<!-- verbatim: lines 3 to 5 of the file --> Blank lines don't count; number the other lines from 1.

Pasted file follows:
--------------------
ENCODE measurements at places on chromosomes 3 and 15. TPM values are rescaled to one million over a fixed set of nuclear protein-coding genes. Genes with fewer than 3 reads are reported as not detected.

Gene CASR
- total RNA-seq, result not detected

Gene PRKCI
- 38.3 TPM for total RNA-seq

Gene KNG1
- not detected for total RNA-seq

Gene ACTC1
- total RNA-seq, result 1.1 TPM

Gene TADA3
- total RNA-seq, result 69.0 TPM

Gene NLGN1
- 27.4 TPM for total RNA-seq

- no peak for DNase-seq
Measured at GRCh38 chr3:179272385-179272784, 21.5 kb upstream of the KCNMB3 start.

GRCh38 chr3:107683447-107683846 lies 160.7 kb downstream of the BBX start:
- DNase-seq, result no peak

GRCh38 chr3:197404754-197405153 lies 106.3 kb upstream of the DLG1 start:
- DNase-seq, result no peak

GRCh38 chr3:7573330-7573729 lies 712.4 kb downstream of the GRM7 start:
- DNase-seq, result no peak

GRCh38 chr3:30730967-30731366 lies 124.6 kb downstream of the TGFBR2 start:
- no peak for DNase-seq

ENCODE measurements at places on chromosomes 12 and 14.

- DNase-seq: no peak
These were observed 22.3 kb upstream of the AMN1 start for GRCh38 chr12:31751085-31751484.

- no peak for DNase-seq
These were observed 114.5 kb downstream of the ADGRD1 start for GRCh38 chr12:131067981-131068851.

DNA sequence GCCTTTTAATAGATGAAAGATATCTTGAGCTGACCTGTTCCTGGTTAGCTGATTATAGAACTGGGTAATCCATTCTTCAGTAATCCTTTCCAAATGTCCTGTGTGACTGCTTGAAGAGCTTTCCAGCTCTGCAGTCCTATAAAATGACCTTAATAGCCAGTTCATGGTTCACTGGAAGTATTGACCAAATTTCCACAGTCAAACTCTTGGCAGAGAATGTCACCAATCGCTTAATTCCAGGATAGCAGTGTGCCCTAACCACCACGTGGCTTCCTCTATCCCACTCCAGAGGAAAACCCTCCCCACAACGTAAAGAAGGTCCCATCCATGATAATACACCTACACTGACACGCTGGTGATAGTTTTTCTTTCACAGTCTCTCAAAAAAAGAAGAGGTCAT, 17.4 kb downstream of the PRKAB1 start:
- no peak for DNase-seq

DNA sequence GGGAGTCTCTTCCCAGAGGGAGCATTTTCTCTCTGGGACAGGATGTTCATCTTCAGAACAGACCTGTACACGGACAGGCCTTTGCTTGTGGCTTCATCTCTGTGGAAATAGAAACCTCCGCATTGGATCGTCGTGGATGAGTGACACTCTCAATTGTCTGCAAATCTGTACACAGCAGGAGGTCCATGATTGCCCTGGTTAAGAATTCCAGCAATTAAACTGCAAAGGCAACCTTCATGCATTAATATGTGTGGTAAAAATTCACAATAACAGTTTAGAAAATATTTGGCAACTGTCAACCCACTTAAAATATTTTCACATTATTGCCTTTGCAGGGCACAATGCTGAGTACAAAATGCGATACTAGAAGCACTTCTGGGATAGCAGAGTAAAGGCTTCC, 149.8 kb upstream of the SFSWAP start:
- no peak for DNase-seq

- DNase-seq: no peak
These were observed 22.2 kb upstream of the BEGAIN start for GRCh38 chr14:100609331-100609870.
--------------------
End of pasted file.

- total RNA-seq, result not detected

Gene PRKCI
- 38.3 TPM for total RNA-seq